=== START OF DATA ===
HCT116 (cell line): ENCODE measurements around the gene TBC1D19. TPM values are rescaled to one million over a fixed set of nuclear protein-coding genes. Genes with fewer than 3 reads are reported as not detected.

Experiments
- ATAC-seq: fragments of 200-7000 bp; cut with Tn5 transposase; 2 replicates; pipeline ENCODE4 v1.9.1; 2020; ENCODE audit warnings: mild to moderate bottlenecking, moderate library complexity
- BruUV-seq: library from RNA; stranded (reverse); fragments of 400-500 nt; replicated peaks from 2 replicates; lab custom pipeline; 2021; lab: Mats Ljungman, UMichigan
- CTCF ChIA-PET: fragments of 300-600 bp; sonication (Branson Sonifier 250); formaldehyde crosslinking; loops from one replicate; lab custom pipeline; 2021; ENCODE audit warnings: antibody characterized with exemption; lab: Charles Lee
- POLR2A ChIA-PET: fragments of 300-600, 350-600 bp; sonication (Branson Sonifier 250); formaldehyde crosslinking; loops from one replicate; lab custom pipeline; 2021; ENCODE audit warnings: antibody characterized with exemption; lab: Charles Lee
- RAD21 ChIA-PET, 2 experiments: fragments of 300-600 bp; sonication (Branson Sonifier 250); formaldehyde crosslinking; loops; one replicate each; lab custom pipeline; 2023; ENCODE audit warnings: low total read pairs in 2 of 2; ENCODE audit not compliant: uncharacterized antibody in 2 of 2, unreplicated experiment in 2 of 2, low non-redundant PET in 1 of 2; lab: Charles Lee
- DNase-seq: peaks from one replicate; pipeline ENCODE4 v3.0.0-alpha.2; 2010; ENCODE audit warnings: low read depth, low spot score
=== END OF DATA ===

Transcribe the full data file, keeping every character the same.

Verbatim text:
HCT116 (cell line): ENCODE measurements around the gene TBC1D19. TPM values are rescaled to one million over a fixed set of nuclear protein-coding genes. Genes with fewer than 3 reads are reported as not detected.

Experiments
- ATAC-seq: fragments of 200-7000 bp; cut with Tn5 transposase; 2 replicates; pipeline ENCODE4 v1.9.1; 2020; ENCODE audit warnings: mild to moderate bottlenecking, moderate library complexity
- BruUV-seq: library from RNA; stranded (reverse); fragments of 400-500 nt; replicated peaks from 2 replicates; lab custom pipeline; 2021; lab: Mats Ljungman, UMichigan
- CTCF ChIA-PET: fragments of 300-600 bp; sonication (Branson Sonifier 250); formaldehyde crosslinking; loops from one replicate; lab custom pipeline; 2021; ENCODE audit warnings: antibody characterized with exemption; lab: Charles Lee
- POLR2A ChIA-PET: fragments of 300-600, 350-600 bp; sonication (Branson Sonifier 250); formaldehyde crosslinking; loops from one replicate; lab custom pipeline; 2021; ENCODE audit warnings: antibody characterized with exemption; lab: Charles Lee
- RAD21 ChIA-PET, 2 experiments: fragments of 300-600 bp; sonication (Branson Sonifier 250); formaldehyde crosslinking; loops; one replicate each; lab custom pipeline; 2023; ENCODE audit warnings: low total read pairs in 2 of 2; ENCODE audit not compliant: uncharacterized antibody in 2 of 2, unreplicated experiment in 2 of 2, low non-redundant PET in 1 of 2; lab: Charles Lee
- DNase-seq: peaks from one replicate; pipeline ENCODE4 v3.0.0-alpha.2; 2010; ENCODE audit warnings: low read depth, low spot score